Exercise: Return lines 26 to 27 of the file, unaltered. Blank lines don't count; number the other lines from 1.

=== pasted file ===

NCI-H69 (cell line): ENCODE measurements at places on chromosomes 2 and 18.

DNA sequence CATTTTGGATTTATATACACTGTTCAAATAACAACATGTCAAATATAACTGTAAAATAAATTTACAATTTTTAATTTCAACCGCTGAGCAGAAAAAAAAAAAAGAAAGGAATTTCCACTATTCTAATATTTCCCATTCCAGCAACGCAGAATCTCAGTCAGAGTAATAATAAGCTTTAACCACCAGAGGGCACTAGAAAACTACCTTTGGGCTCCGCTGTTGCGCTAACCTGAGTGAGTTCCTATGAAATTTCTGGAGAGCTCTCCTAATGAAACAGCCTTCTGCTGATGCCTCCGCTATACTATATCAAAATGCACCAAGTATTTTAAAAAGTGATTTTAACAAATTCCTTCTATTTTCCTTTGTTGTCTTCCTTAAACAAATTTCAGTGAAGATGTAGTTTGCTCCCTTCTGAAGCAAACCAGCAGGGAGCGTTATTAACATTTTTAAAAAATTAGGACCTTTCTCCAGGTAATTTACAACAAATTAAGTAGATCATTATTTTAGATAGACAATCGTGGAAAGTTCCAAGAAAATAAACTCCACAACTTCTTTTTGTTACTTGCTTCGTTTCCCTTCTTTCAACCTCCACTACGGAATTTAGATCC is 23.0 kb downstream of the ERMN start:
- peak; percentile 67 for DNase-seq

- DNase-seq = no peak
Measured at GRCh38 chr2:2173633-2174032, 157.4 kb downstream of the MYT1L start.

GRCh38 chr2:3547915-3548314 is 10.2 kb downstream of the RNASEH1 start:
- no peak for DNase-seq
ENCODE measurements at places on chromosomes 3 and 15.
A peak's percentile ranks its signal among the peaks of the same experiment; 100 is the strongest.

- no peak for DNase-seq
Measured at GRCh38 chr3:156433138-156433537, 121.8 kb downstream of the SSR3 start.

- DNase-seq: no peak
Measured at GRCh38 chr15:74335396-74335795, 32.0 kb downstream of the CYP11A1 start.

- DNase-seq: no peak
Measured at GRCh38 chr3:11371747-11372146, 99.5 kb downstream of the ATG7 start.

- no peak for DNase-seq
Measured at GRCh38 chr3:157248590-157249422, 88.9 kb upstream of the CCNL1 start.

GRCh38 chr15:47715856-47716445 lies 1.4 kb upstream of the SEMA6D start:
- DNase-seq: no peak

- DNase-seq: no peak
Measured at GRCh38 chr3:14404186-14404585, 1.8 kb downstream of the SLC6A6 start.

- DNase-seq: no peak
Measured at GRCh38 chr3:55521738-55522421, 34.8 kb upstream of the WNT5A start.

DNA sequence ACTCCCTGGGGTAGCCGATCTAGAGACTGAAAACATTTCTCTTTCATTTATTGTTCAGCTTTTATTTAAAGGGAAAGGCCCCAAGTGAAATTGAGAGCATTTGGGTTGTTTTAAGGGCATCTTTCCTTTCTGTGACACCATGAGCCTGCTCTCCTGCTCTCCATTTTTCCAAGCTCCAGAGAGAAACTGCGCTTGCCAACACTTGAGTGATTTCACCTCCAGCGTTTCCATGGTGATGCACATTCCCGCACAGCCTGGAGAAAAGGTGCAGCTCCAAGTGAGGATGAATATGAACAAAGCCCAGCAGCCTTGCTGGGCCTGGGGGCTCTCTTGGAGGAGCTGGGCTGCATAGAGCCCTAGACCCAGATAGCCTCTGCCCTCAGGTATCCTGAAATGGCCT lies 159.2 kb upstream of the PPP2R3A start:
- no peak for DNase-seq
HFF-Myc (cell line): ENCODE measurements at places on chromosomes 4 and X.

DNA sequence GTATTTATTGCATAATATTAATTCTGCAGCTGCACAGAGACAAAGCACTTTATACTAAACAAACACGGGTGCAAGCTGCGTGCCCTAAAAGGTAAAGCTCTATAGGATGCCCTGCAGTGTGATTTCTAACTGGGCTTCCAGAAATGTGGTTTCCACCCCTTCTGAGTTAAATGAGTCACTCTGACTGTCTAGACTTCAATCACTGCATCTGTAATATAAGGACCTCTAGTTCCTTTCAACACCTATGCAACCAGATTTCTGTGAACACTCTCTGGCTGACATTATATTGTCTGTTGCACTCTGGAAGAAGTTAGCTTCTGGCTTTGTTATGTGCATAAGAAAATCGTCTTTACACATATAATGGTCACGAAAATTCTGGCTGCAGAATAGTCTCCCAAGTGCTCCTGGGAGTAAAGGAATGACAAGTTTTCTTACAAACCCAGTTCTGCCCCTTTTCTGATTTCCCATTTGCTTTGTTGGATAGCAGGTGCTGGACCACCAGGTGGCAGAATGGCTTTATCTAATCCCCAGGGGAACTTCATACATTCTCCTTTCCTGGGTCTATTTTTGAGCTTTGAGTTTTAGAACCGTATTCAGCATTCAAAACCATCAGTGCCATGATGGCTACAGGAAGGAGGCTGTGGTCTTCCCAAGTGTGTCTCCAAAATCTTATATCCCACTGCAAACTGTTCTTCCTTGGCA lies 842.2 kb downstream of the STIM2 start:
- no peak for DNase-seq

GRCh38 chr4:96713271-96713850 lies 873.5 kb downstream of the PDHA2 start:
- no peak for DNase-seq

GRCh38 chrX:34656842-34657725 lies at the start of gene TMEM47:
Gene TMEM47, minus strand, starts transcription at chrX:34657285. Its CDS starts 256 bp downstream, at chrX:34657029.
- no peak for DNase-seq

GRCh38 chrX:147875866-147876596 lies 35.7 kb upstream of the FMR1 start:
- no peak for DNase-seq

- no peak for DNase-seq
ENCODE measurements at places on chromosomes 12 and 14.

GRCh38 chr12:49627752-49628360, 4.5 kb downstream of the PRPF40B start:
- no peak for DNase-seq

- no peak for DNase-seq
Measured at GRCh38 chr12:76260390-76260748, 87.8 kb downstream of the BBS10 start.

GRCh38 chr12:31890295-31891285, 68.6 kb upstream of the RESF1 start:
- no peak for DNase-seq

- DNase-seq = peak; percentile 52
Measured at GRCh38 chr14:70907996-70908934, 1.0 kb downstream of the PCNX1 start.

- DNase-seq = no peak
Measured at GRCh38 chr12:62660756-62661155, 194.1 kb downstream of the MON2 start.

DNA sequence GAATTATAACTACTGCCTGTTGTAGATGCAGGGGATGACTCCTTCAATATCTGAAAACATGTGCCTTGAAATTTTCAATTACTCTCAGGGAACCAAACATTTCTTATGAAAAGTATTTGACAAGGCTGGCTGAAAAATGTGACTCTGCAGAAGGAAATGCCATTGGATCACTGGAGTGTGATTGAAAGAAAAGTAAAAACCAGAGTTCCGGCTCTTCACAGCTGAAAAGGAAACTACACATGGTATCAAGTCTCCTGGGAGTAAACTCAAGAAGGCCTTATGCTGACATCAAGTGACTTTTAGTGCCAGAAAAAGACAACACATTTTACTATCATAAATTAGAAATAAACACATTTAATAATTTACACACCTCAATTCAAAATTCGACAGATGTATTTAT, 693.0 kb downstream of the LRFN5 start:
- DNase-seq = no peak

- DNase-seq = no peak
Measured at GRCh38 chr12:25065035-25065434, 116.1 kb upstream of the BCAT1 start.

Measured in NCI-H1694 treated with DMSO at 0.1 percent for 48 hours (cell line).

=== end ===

HFF-Myc (cell line): ENCODE measurements at places on chromosomes 4 and X.

DNA sequence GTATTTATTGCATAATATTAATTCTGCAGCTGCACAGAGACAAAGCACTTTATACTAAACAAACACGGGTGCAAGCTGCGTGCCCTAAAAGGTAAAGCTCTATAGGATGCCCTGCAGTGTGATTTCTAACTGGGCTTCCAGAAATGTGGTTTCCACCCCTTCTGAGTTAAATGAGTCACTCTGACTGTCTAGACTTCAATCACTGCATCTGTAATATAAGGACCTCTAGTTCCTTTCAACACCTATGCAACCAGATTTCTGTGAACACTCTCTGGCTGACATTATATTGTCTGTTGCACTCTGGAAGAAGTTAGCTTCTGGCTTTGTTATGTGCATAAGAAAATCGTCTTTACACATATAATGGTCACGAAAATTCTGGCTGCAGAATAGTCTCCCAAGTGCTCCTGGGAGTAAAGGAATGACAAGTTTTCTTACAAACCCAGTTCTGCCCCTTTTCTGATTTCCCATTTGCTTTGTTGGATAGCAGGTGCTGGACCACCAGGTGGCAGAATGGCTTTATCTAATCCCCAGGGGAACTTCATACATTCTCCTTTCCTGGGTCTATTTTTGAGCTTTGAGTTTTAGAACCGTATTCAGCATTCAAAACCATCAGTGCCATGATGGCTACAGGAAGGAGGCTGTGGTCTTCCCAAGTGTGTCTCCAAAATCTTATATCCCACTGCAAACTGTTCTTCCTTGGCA lies 842.2 kb downstream of the STIM2 start: